Of Books & Tea, part 1

Some of history’s greatest writers did their best work with the help of tea. Discover them in our three-part series.

Image by Denby Jorgensen

“The true alchemists do not change lead into gold; they change the world into words,” novelist William H. Gass once penned.

Few acts are as revered and feared in equal measure as writing, which explains our fascination with how great writers do what they do. Given that tea clears the cobwebs, fuels the mind, and spurs creativity, it should come as little surprise that some of history’s greatest writers were avid tea fans who made the drink part of their hallowed creative rituals.

Get to know a couple of them in part 1 of our three-part author series, and come back next week for more.

Fyodor Dostoyevsky

The Russian literary great, most famous for Crime and Punishment and The Brothers Karamazov, couldn’t imagine a day without his favorite drink, once writing, “I say let the world go to hell, but I should always have my tea.”

In her memoirs, Dostoyevsky’s daughter Lyubov described a man fastidiously dedicated to his work and daily routine, which, naturally, included tea. According to her, Dostoyevsky would write until 4 or 5 in the morning, then sleep on a sofa in his study until about 11. Upon rising he would do some gymnastic exercises, then wash “using a great deal of water, soap and eau de Cologne. He had a perfect passion for cleanliness, though this is not a characteristically Russian virtue. … It was his habit to sing while he was washing. His dressing-room was next to our nursery, and every morning I used to hear him singing the same little song in a low voice.”

He would then dress carefully in a fine white shirt with starched collar, which he had made by the best tailor in town and kept painstakingly clean. Then prayers, and, finally, tea in the dining room.

“He liked to pour out his tea himself, and always drank it very strong. He would drink two glasses of it, and carry away a third to his study, where he sipped it as he wrote. He smoked a good deal as he worked, and drank very strong tea. I do not think he could have stayed awake for so many hours without these stimulants.”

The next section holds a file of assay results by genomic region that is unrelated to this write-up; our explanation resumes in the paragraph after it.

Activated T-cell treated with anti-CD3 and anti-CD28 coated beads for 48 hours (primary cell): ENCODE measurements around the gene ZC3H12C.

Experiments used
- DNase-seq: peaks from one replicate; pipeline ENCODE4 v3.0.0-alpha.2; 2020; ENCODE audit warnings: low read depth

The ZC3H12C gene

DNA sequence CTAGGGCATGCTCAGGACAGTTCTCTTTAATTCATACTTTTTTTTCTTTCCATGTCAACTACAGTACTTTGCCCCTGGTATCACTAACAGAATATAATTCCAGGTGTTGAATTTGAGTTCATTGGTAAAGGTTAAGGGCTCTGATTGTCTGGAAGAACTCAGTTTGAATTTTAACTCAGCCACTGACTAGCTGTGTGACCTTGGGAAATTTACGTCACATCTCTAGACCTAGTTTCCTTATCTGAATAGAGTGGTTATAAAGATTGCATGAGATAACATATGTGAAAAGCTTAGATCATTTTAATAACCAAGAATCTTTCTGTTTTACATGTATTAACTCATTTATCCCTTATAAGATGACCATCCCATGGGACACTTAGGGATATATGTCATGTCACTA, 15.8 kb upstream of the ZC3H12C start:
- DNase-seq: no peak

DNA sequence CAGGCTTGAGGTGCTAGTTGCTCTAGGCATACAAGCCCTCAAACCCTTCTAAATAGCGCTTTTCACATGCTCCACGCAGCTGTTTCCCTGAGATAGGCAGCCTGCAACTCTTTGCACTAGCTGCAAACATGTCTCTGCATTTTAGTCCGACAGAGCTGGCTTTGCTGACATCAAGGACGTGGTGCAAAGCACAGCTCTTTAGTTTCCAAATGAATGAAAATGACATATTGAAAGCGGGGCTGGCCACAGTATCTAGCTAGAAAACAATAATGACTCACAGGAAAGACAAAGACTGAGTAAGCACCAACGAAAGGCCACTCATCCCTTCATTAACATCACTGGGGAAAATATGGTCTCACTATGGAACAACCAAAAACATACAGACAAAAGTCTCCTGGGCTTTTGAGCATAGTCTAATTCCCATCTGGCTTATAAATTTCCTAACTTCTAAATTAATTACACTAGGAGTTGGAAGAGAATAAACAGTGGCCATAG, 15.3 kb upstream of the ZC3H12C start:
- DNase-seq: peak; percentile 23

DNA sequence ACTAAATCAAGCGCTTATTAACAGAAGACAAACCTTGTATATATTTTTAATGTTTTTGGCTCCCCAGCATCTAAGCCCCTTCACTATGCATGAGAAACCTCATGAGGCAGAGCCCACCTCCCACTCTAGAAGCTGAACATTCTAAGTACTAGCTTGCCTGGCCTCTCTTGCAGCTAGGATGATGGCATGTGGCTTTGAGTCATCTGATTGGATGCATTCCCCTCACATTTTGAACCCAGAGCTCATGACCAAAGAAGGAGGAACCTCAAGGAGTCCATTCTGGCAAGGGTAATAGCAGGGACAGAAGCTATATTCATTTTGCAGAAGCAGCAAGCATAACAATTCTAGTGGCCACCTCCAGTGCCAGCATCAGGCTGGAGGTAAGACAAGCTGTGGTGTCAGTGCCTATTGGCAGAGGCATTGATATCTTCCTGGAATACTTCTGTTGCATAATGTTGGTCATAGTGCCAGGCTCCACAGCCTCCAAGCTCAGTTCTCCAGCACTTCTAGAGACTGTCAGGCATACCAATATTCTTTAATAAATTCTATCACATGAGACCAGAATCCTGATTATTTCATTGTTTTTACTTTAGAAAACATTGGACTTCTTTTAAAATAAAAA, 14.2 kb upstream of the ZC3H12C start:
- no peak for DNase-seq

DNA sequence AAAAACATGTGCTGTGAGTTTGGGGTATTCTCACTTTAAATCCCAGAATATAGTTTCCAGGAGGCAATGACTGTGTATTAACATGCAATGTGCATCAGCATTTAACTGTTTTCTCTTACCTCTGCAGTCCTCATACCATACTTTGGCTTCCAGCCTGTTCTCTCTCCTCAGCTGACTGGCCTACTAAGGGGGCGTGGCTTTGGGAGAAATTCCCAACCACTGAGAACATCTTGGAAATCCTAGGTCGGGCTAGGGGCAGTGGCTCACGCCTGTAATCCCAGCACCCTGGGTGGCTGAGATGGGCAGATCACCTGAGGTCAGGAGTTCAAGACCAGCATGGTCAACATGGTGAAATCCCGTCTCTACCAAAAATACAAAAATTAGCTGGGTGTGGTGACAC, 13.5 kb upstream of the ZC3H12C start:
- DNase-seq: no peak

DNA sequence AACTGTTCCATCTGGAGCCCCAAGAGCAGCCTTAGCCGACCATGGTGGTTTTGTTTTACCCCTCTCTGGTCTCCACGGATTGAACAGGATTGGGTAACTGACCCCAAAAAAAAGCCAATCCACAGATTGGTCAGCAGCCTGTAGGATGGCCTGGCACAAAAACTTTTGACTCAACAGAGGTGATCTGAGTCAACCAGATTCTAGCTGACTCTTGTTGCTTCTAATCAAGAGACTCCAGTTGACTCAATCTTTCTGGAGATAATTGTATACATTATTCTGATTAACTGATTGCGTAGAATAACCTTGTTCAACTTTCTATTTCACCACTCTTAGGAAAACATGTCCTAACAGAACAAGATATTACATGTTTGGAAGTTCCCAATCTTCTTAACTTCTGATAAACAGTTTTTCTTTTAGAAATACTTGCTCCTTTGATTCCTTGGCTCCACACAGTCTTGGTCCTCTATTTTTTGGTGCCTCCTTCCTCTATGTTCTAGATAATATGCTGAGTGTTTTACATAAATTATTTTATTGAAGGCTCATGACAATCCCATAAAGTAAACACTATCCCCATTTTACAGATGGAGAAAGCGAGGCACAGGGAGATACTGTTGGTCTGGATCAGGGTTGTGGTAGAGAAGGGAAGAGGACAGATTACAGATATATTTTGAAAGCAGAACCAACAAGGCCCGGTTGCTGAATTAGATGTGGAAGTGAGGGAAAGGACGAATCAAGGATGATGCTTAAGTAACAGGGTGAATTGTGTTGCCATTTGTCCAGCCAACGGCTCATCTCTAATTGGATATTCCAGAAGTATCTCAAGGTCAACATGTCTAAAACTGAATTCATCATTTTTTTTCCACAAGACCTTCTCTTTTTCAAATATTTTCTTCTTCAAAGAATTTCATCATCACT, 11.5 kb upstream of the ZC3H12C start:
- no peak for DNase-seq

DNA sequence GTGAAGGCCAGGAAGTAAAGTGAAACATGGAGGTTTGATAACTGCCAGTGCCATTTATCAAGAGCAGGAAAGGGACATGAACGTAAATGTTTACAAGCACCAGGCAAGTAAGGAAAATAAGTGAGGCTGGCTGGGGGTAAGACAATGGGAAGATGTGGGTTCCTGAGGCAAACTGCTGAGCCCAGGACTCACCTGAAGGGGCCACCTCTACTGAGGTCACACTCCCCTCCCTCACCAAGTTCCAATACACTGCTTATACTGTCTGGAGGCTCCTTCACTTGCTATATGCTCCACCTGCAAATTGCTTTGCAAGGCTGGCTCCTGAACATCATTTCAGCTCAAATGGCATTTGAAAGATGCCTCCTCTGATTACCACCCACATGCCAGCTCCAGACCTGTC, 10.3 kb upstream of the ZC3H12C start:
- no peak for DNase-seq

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Saul Bellow

As the son of Russian immigrants, this winner of both a Pulitzer and the Nobel Prize for Literature – amongst many other literary distinctions – surely grew up with strong black tea in the household, much like Dostoyevsky. As a writer, Saul Bellow’s prowess and legacy are magnanimous, but his fifth – and last – wife Janis captured the simpler, intimate, domestic tones of his daily work routine:

“I remember hearing the sound of the typewriter one morning, and feeling a thrill that his breakfast forecast – ‘I think I’ve got something here’ – was being realized. He was working in the house, and when I took him his tea, I stood by and listened for another volley of staccato fire. […]

He looks forward to this cup of hot tea with one round slice of lemon floating on top. The proper drink for a European Jew on an overcast day, Saul first observed when he visited the empty Jewish quarters of Polish cities. The lemon stands for the sun; the sugar and caffeine give the jolt you need when the surge from your morning coffee subsides.”


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